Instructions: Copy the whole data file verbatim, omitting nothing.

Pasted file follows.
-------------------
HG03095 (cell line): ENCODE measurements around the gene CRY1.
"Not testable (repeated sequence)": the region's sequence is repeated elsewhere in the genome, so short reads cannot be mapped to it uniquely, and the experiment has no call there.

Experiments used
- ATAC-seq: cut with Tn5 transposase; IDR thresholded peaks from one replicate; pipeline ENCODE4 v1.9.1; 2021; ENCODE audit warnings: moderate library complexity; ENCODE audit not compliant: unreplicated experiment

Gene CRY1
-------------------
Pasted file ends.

HG03095 (cell line): ENCODE measurements around the gene CRY1.
"Not testable (repeated sequence)": the region's sequence is repeated elsewhere in the genome, so short reads cannot be mapped to it uniquely, and the experiment has no call there.

Experiments used
- ATAC-seq: cut with Tn5 transposase; IDR thresholded peaks from one replicate; pipeline ENCODE4 v1.9.1; 2021; ENCODE audit warnings: moderate library complexity; ENCODE audit not compliant: unreplicated experiment

Gene CRY1